Though do take note! These are OLD bikes, and Learner-Legal bikes get thrashed, crashed and badly maintained! Its all relative, and the CB125TD's haven't escaped these abuses entirely, they just don't seem to have suffered AS badly as other models! Most I've touched spanners too have suffered worst, from mere abandonment & neglect, more than thrashing & bad mechanics.

OK, it doesn't have the performance of an unrestricted two-stroke NSR125, but that's NOT Learner-Legal. It near matches the performance of a restricted one, though, and whether restricted or not, that's a bike that is expensive and difficult to maintain.

It DOES have the performance of a CBR125. Just not its styling. And, well, that's a bike whose styling you either love or loath. And its a darn site easier to maintain, and a heck of a lot cheaper to buy!

It has far MORE performance, and near enough as much economy as a CG125, and takes hardly ANY more maintenance, servicing for the privilege.

So all in all, THAT is what makes them such a great little bike. Its a genuine 'classic', and a very practical and useable one, that CAN be put to use AND deliver whatever you are looking for from other, more contemporary machines, be it performance, comfort or economy, at the same time.

Learner Legal's Spec Comparison

  Honda CG125 Honda CB125TD Honda CBR125 Yamaha RD125LC Yamaha YBR125 Cagiva Mito
 
Engine 4-Stroke
Air-Cooled
Push-Rod
1-Cylinder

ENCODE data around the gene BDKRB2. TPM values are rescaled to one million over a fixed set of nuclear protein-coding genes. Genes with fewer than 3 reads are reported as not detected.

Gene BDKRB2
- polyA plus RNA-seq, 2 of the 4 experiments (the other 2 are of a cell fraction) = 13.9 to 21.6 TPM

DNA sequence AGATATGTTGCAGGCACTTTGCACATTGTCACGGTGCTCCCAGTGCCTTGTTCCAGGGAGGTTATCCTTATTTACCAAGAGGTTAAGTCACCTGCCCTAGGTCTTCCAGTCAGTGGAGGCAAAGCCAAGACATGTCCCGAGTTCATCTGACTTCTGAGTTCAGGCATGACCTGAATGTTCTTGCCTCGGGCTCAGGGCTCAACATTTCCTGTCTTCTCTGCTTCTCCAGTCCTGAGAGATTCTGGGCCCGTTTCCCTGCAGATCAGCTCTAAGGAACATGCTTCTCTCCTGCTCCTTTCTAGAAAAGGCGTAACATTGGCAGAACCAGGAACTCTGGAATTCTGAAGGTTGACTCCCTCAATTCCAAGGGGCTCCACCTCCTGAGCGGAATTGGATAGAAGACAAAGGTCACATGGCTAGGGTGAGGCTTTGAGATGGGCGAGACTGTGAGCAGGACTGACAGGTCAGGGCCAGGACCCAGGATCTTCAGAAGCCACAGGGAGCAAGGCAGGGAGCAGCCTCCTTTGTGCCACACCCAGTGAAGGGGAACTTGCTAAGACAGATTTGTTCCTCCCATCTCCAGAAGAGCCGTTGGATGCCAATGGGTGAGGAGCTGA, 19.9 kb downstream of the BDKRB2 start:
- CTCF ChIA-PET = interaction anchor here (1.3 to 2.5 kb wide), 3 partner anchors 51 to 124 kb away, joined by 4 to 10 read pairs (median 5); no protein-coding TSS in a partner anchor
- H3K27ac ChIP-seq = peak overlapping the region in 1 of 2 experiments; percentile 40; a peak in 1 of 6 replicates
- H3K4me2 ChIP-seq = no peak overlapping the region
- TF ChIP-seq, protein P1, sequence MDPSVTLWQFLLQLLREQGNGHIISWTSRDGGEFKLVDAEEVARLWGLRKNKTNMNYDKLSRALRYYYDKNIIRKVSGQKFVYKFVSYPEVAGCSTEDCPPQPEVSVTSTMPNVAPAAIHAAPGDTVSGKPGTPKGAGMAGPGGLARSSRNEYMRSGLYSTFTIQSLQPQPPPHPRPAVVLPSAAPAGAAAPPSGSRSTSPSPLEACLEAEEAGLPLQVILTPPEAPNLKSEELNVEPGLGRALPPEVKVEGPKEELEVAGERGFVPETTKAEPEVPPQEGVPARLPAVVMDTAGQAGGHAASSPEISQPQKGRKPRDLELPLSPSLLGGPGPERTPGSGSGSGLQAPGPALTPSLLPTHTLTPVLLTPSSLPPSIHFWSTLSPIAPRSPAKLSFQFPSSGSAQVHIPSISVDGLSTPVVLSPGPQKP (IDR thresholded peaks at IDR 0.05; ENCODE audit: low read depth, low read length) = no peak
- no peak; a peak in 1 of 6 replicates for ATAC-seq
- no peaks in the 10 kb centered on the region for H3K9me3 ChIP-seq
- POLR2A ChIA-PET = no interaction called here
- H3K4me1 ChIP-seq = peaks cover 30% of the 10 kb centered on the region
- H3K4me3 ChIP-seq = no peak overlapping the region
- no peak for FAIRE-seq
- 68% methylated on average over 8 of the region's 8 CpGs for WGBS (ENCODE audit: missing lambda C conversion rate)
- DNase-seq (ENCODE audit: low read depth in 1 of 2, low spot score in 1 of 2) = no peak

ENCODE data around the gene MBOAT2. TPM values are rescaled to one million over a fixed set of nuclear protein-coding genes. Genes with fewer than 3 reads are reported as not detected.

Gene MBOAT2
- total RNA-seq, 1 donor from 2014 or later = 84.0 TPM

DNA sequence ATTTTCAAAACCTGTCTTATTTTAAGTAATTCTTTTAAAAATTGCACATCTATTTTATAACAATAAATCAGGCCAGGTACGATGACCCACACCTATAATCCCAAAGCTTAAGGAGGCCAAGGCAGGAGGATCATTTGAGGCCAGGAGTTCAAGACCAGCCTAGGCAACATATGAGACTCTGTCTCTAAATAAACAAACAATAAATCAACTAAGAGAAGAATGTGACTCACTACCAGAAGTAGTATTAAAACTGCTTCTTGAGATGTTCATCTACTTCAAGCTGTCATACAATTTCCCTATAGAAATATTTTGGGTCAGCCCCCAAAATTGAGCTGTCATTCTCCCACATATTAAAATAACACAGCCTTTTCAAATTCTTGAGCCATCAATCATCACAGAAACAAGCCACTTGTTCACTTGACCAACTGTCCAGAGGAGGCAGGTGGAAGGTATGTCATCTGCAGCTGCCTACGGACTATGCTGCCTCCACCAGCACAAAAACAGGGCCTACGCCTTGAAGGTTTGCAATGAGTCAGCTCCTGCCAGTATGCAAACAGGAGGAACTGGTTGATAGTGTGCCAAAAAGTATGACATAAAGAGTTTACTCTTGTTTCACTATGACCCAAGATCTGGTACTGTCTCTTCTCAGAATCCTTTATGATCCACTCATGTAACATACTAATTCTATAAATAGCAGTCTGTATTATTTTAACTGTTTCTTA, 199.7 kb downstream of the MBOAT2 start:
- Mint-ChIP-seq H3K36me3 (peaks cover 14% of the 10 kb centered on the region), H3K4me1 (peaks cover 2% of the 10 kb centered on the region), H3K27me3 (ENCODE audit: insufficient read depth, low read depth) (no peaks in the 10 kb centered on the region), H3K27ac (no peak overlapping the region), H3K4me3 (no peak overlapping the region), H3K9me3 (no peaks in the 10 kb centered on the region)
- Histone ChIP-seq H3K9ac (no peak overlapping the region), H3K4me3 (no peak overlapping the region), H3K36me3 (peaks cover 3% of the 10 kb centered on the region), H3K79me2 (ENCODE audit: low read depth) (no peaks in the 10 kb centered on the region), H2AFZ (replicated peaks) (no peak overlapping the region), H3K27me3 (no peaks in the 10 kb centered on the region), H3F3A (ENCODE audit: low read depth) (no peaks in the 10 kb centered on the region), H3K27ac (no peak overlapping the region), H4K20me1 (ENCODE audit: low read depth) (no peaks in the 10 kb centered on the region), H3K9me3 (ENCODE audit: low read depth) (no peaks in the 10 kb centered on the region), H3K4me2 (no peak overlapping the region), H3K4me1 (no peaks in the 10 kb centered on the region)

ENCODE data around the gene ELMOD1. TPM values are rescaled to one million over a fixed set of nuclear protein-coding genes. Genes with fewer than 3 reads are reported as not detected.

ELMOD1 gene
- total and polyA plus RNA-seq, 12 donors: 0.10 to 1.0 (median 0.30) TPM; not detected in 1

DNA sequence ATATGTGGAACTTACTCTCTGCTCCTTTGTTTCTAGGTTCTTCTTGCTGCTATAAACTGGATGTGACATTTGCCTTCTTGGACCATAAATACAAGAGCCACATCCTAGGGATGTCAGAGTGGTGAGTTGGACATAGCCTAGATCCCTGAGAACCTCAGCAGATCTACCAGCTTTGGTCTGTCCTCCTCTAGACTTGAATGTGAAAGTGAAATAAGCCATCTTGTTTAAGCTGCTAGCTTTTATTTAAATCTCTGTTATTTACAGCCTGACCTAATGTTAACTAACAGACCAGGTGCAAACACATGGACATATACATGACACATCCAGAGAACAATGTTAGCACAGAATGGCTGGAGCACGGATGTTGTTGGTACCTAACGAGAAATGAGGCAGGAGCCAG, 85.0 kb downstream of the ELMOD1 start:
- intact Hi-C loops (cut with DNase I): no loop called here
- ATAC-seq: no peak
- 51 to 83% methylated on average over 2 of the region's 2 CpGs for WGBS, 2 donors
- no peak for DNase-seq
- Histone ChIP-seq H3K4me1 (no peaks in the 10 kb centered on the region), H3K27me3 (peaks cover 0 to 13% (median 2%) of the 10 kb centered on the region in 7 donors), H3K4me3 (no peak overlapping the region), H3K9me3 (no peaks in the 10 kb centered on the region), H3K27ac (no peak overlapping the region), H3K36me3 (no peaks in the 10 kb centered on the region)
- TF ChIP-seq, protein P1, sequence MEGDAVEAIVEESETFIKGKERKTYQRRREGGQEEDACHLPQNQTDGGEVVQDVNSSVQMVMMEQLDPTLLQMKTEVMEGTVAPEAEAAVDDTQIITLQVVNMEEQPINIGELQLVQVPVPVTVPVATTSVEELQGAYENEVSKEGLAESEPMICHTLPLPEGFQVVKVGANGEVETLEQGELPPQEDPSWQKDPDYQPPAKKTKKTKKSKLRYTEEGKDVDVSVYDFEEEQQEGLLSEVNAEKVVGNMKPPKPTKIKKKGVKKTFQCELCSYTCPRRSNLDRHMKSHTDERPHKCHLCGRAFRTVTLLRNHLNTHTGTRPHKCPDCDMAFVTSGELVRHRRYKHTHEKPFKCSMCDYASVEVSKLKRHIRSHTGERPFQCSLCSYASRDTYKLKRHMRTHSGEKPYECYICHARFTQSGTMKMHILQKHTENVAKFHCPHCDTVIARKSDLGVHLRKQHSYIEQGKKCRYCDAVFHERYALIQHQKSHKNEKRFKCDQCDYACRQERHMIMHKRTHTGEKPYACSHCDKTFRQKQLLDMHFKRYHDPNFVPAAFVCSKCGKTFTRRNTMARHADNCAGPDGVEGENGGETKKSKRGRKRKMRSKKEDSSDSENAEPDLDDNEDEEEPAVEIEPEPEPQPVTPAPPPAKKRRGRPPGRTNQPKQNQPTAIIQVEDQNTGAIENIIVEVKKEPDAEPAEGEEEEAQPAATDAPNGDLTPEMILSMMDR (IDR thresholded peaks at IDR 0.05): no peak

5-Speed
4-Stroke
Air-Cooled
SOHC
2-Cylinder
5-Speed
4-Stroke
Liquid-Cooled
SOHC 4v
1-Cylinder
6-Speed
2-Stroke
Liquid-Cooled
Reed-Valve
1-Cylinder
6-Speed
4-Stroke
Air-Cooled
SOHC
1-Cylinder
5-Speed
2-Stroke
Liquid-Cooled
Reed-Valve
1-Cylinder
6-Speed
Suspension Front: 115mm by 27mm Telescopic Fork

Rear: 80mm by Twin Shock, Swing-Arm

Front: 140mm by 31mm Telescopic Fork

Rear: 95mm by multi-link, rising rate, Mono-shock

Front: 140mm by 31mm Telescopic Fork

Rear: 100mm by multi-link, rising rate, Mono-shock

Front: ???mm by 32mm Telescopic Fork

Rear: ??mm by Cantilever Mono-shock

Front: 120mm by 30mm Telescopic Fork

Rear: 105mm by Twin Shock, Swing-Arm

Front: 120mm by 40mm USD Tele-Fork

Rear: 100mm by multi-link, rising rate, Mono-shock

Wheels Wheel-Base: 1297mm
Front:18-70/100 (2.75)
Rear: 18-90/90
Wheel-Base: 1350mm
Front:18-80/100 (3.00)
Rear: 18-85/100 (3.25)
Wheel-Base: 1294mm
Front: 17-80/90
Rear:  17-100/80
Wheel-Base: 1300mm
Front:18-70/100 (2.75)
Rear: 18-80/100 (3.00)
Wheel-Base: 1290mm
Front:18-70/100 (2.75)
Rear:  18-90/90
Wheel-Base: 1374mm
Front: 17-110/70
Rear:  17-150/60
Brakes Front: (Early Models) Expanding Drum
(Later Models) Disc with Single Piston Floating Calliper

Rear: Expanding Drum

Front: Disc with Twin Piston Floating Calliper

Rear: Expanding Drum

Front: Disc with Twin Piston Floating Calliper

Rear: Disc with Single Piston Floating Calliper 

Front: Disc with Single Piston Floating Calliper

Rear: Expanding Drum 

Front: (Early Models) Expanding Drum
(Later Models) Disc with Single Piston Floating Calliper

Rear: Expanding Drum

Front: Disc with Twin Piston Floating Calliper

Rear: Disc with Single Piston Floating Calliper 

Performance Weight: 115kg
Power: 10.5bhp
Speed: 65mph
Economy: 90-110mpg
Weight: 124kg
Power: 12.5bhp
Speed: 70mph
Economy: 95mpg
Weight: 115kg
Power: 13bhp
Speed: 70mph
Economy: 70-100mpg
Weight: 115kg
Power: 12.5/21bhp
Speed: 72/81mph
Economy: 75/64mpg
(Restricted / De-Restricted)
Weight: 124kg
Power: 10bhp
Speed: 70mph
Economy: 80-100mpg
Weight: 129kg
Power: 14.5/31bhp
Speed: 73/101mph
Economy: 00/34mpg
(Restricted / De-Restricted)